Western Cape moves forward on planned stricter alcohol sales laws

Western Cape minister of Community Safety, Albert Fritz, says that his department has begun work on proposed amendments to the Western Cape Liquor Act.

“These amendments aim to reduce alcohol related harms and are currently on route to the Western Cape Government’s legal services,” he said in a statement.

“Thereafter, it will be referred to provincial Treasury and to myself in my capacity as the provincial minister of Community Safety.”

Fritz has previously said that his department is tasked with amending the act as a part of a plan to halve the murder rate in the province over the next 10 years.

“During the lockdown, my department monitored the number of homicides which demonstrated that at the beginning of the lockdown, the murder rate had been halved.

“However, as we moved into alert levels 4 and 3, the murder figures increased but then again slightly decreased as the ban on alcohol and the curfew was reinstituted,” he said.

Fritz said these interventions are not sustainable as they had a major impact on the province’s economy and contribute to unemployment in vulnerable communities.

Instead, Fritz said that the province wants to introduce the following changes:

  • Ensuring that a record of all liquor sales is kept by outlets and prescribe the measure of detail required;
  • Permanently confiscating seized liquor following the payment of an admission of guilt fine;
  • Obliging licence holders to take reasonable measures to determine that a client is of legal drinking age;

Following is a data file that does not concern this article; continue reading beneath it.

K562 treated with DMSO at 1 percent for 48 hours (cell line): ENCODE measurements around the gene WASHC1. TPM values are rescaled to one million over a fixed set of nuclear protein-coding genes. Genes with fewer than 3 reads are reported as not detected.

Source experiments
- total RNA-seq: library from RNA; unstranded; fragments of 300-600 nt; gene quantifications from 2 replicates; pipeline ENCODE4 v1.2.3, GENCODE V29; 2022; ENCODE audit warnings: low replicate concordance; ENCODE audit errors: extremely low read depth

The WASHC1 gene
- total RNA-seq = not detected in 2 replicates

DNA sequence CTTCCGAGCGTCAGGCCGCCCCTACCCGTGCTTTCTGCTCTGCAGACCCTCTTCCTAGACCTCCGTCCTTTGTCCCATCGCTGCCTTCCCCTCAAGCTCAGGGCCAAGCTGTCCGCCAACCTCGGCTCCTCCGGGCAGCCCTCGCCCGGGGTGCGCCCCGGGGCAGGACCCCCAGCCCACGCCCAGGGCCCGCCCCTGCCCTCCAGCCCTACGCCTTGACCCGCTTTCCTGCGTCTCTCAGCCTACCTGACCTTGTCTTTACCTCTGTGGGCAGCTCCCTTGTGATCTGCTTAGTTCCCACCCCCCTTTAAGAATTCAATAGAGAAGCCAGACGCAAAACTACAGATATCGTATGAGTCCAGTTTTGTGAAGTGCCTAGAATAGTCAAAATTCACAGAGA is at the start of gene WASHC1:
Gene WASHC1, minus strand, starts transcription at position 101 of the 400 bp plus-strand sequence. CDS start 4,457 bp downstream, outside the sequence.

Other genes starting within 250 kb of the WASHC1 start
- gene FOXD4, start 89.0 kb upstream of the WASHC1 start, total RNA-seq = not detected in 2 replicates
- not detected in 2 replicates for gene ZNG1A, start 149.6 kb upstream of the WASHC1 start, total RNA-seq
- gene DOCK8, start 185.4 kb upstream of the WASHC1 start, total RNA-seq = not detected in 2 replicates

• Inserting an objective test within the Act to determine whether alcohol has been sold to an unlicensed outlet/individual;
  • Aligning the Act with the Liquor Products Act to ensure a uniform definition of “Illicit liquor”;
  • Providing for a public participation process to alter existing licences.


The push for stricter regulations around the sale of alcohol comes as the province gears up for a long weekend. “I urge residents to drink responsibly should they wish to do so over the long weekend,” Fritz said.

“We know that over long weekends there are increases in accidents related to or caused by alcohol,” he said. “Over the long weekend, roadblocks will be conducted to ensure that our roads are safe to use.”

Fritz said that between 27 March 2020 and 18 September, the Western Cape Liquor Authority investigated 162 complaints, of which 61 section 71 matters were placed on the Liquor Licensing Tribunal (LLT) case roll. In total:

  • 46 licences were suspended;
  • 11 applications were dismissed; and
  • 4 applications are pending.

Of the 46 licences that were suspended, 43 section 71(4) return hearings and 13 section 20 considerations on these matters took place, of which:

  • One licence was revoked after finalisation of a section 20 consideration, while 39 suspensions were lifted by the LLT;
  • Two suspensions were lifted, one in the Western Cape High Court and one as part of an internal Appeal Tribunal proceeding;
  • Three return hearings are pending.

Read: Expect strict policing during lockdown level 1 – especially curfew and alcohol sales: minister

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Western Cape moves forward on planned stricter alcohol sales laws